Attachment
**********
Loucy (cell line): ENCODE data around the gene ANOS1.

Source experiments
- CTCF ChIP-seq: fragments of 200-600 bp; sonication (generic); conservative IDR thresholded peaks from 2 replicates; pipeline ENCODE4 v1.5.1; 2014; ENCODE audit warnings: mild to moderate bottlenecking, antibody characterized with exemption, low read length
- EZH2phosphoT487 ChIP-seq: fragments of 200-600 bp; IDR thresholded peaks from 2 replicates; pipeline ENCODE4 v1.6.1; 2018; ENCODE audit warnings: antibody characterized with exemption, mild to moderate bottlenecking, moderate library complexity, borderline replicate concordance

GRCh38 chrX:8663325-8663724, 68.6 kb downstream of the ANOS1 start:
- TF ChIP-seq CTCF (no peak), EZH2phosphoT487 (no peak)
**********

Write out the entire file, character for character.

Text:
Loucy (cell line): ENCODE data around the gene ANOS1.

Source experiments
- CTCF ChIP-seq: fragments of 200-600 bp; sonication (generic); conservative IDR thresholded peaks from 2 replicates; pipeline ENCODE4 v1.5.1; 2014; ENCODE audit warnings: mild to moderate bottlenecking, antibody characterized with exemption, low read length
- EZH2phosphoT487 ChIP-seq: fragments of 200-600 bp; IDR thresholded peaks from 2 replicates; pipeline ENCODE4 v1.6.1; 2018; ENCODE audit warnings: antibody characterized with exemption, mild to moderate bottlenecking, moderate library complexity, borderline replicate concordance

GRCh38 chrX:8663325-8663724, 68.6 kb downstream of the ANOS1 start:
- TF ChIP-seq CTCF (no peak), EZH2phosphoT487 (no peak)